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I fear the weird hugbox EAs do towards their critics in order to signal good faith means over time a lot of critics just end up not being sharpened in their arguments. 

I feel pretty strongly against "weird hugboxing" but I think the main negative effect is an erosion of our own epistemic standards and a reduction in the degree to which we can epistemically defer to one another. I want the EA community to consist of people whose pronouncements I can fully trust, rather than have to wonder if they are saying something because it reflects their considered judgment on that topic or instead because they are signaling good faith, "steelmanning", etc.

What's the comparative?

I think an inviting form of decoupling norms where it's fractured in chains. I don't think decoupling norms work when both parties don't opt-in and so people should switch to the dominant norm of the sphere. An illustrative example is as follows:

  1. EAs try to avoid being persuasive and be explanatory and thus do not engage within the frame of opponents for fear of low fidelity. E.g. Will Macaskill sweatshop discourse about impermissibility and instead contest the claim on the metaethical level.
  2.  EAs then respond that utilitarianism is true and people aren't engaging or justifying on the comparative (which is a category mistake about morality for a deontologist) and act as if the critic was non-responsive (the Chappell thread comes to mind).
    1. I will note this is a special case in which many EA critics don't want to re-litigate the utilitarianism vs. deontology discourse but want to articulate the side constraint violation and inform others of that thinking in EA.
  3. The critic feels misunderstood because the EAs are very nice and say they're really happy the critic is here but the critic doesn't feel actually heard because the criticism wasn't really responded to but EAs say nice words of praise.
  4. In turn the critic continues on the same chain of logic that EAs have not sharpened and pushed towards the true crux.

Some EAs would see this as being a motte-and-bailey instead of getting to the crux but cruxes can be asymmetric in that different critics combine claims together (e.g. the "woke" combining with more centrist sensibilities deontologists). But I think explanations which are done well are persuasive because they reframe truth-seeking ideas within accessible language that dissolve cruxes to seek agreement and cooperation. 

Another illustration on the macro-level of the comparative:

  1. Treat critics well on the resource and out of argumentative level such that the asymmetric resources of EA don't come to bear.
  2. Make sure you are responsive to their concerns and use reasoning transparency. Instead of saying, "thanks for responding and being a critic" and leaving it there actually engage forcefully with the ideas and then thank them for their time.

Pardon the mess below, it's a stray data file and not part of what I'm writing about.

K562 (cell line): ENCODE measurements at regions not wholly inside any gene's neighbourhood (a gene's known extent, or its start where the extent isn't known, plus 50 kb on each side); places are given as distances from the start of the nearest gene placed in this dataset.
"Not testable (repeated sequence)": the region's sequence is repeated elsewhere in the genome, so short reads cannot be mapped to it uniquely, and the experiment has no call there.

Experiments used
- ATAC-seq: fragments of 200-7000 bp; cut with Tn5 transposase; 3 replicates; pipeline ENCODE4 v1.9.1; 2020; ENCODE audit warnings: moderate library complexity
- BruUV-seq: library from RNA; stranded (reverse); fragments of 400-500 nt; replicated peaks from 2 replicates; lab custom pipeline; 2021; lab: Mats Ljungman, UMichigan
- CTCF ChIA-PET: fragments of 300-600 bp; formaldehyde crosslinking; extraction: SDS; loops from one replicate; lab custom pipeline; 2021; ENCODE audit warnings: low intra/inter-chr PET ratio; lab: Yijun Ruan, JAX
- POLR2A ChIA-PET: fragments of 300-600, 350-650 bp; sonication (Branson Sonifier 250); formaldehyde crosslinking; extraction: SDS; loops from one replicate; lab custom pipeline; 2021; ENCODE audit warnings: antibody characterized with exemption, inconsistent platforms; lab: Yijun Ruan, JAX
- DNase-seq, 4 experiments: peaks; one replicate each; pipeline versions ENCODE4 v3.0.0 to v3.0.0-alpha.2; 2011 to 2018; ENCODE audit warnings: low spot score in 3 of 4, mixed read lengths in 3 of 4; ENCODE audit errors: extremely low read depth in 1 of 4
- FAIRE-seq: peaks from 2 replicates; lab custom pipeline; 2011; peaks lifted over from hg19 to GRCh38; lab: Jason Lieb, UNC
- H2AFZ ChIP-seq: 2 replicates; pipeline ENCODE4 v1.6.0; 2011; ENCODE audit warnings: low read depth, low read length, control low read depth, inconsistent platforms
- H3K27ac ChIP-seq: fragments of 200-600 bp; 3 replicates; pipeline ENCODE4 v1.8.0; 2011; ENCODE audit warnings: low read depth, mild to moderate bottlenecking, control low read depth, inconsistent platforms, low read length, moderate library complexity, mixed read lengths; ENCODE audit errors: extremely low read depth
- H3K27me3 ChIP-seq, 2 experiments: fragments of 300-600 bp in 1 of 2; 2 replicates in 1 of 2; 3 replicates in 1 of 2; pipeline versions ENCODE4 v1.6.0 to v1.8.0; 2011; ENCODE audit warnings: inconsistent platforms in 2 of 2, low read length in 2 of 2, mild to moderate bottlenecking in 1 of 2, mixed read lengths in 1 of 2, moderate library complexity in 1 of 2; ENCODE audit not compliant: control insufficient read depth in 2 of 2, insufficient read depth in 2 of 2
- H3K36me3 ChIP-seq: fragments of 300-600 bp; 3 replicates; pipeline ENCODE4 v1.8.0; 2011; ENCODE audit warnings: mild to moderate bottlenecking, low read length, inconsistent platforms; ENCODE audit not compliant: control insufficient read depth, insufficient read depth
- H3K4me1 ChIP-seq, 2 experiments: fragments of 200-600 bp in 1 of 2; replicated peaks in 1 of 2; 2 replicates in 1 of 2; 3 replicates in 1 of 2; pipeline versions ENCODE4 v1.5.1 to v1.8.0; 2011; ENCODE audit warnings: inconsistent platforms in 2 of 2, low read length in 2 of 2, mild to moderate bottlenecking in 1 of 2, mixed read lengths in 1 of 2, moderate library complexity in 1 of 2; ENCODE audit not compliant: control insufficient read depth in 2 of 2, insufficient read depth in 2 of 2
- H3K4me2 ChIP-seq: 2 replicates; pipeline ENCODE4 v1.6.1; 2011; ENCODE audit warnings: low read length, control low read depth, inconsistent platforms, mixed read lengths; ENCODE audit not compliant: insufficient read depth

3. The core problem right now is that EAs lead with being open to change their mind which sets up discourse for failure because when EAs don't change their minds the critics feel misled. 

To be clear, there are harms with trying to be persuasive (e.g. sophistry, lying, motivated reasoning etc.). But sometimes being persuasive is about speaking the argumentative language of another side.

This is a great comment and I think made me get much more of what you're driving at than the (much terser) top-level comment.

Yeah I should have written more but I try to keep my short form casual to make the barrier of entry lower and to allow for expansions based on different reader's issues.

What do you mean by "resource" here?

Examples of resources that come to mind:

  1. Platforms and ability to amplify. I worry a lot about the amount of money in global priorities research and graduate students (even though I do agree it's net good). For instance, most EA PhD students take teaching buyouts and probably have more hours to devote to research. A sharing of resources probably means good distribution of prestige bodies and amplification gatekeepers.
    1. To be explicitly my model of the modal EA is they have bad epistemics and would take this to mean fund a bad faith critic (and there are so many) but I do worry that sometimes EA wins in the marketplace of ideas due to money rather than truth. 
  2. Give access to the materials necessary to make criticisms (e.g. AI Safety papers should be more open with dataset documentation etc.).

Again this is predicated on good faith critics. 

I think something like 30% hugboxing is good. I think that the cases where you see it maybe it could happen less, but a lot of the time I think we are too brutal to non-rationalist critics.

It's really tiring to criticise and I think it's nice to have someone listen and engage at least a bit. If I move straight to "here is how I disagree" I think I lose out on useful criticism in the long run.